“It must be forward looking; celebrate the past so as to let go of it, and move with positivity and confidence towards the future.”
One way outgoing owners can manage the handing over control, says Washington, may be to set up a trust. A trust is a legal relationship created when the ownership of certain assets are transferred to another person or company (the trustee). The trustee then manages and administers those assets in the best interests of those involved.
“The control point comes up immediately because when you create the trust, if you're using those sorts of structures to take assets out your own name as part of a succession planning exercise, then you've got to be comfortable with the idea that you're giving up that personal control of them,” he adds.
The founder can offer guidance through a letter of wishes but will have no legal ownership of the assets.
Build your team
Using a trust and choosing a trustee may be just one part of the succession planning process.
“You may well need asset and wealth managers, you will most certainly need good accountants and lawyers,” says Washington.
A solid advisory team can help develop and assess different strategies, weigh scenarios for selling and allocating assets, if this is the direction a family business owner is going, and support the former head of the business through the emotional elements.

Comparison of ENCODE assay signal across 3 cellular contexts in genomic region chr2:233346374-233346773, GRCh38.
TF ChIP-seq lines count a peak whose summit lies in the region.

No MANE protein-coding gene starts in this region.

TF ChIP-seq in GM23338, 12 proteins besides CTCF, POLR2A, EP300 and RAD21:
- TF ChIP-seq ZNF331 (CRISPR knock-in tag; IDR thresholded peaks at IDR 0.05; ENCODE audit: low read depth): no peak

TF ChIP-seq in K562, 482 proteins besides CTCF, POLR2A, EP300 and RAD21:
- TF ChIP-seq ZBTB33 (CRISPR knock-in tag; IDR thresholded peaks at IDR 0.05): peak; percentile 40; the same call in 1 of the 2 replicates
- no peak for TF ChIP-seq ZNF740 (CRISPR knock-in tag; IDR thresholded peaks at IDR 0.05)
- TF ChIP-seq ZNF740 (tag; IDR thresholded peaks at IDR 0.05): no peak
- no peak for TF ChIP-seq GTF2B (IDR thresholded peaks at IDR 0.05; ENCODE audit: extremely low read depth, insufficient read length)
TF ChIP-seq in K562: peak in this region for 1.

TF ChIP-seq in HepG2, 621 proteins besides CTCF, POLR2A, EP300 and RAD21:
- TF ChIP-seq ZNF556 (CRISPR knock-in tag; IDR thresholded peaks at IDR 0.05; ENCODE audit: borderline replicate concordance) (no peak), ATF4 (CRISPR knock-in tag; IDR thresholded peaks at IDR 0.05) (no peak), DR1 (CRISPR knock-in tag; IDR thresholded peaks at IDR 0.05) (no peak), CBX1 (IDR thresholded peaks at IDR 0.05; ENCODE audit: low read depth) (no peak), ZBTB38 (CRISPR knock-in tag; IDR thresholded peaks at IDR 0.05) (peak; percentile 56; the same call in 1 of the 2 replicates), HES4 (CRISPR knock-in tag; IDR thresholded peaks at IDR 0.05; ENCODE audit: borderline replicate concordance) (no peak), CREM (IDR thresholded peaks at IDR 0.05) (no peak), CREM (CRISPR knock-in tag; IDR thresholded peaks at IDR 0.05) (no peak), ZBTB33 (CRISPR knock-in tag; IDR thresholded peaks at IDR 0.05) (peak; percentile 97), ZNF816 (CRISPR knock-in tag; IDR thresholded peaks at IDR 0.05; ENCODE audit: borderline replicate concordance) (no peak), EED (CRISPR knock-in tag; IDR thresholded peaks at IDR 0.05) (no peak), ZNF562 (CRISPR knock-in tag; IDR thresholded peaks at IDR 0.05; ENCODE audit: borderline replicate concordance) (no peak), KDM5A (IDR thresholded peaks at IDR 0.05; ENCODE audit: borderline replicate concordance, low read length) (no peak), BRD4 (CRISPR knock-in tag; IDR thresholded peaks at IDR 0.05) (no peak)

In the case of many family businesses, the succession planning team will include relatives.
“You can only bring the best advice if you're properly sitting down to make a plan for how the succession is going to work,” adds Washington.
If the business is to be valued, the advisers will have to think not just about a dollar figure, but look into how the timing of the transfer will affect the company’s worth; they may even need to consider a disposal in the event the next generation doesn’t want to move forward together.
The team can also assist in valuing the company; not just a dollar figure, but look into how the timing of the transfer will affect the company’s worth and how it can be broken into pieces and divvied up in the event the next generation doesn’t want to move forward.
“Not every business is going to neatly enable itself to transition itself to every generation,” adds Washington. “Sometimes there are no mechanisms and the best thing to do is to achieve a good sale at the right time.”
Keep it evolving
Perhaps the most critical element to keep in mind when setting up a succession plan is to see it not as a static guidance but an evolving blueprint for transition, one that should be documented at every stage.
“You can't do this exercise once and leave it,” says Washington. “If you've got a big, complex business family you have to, at least every five years, come back and check and make sure it's still meeting your goals.”
Nicholson agrees adding that revisiting the succession plan with an eye towards the future and the flexibility promised by a changing leadership can offer fresh new ways to look at the company’s future.
“This should not be rushed,” he says. “But it is important the next generation have a proper sense of ownership – either to maintain a winning status quo, or to find fresh ways of reinvigorating the firm.”
It is important to note that the capital value of, and income from, any investment may go down as well as up and you may not get back the full amount invested.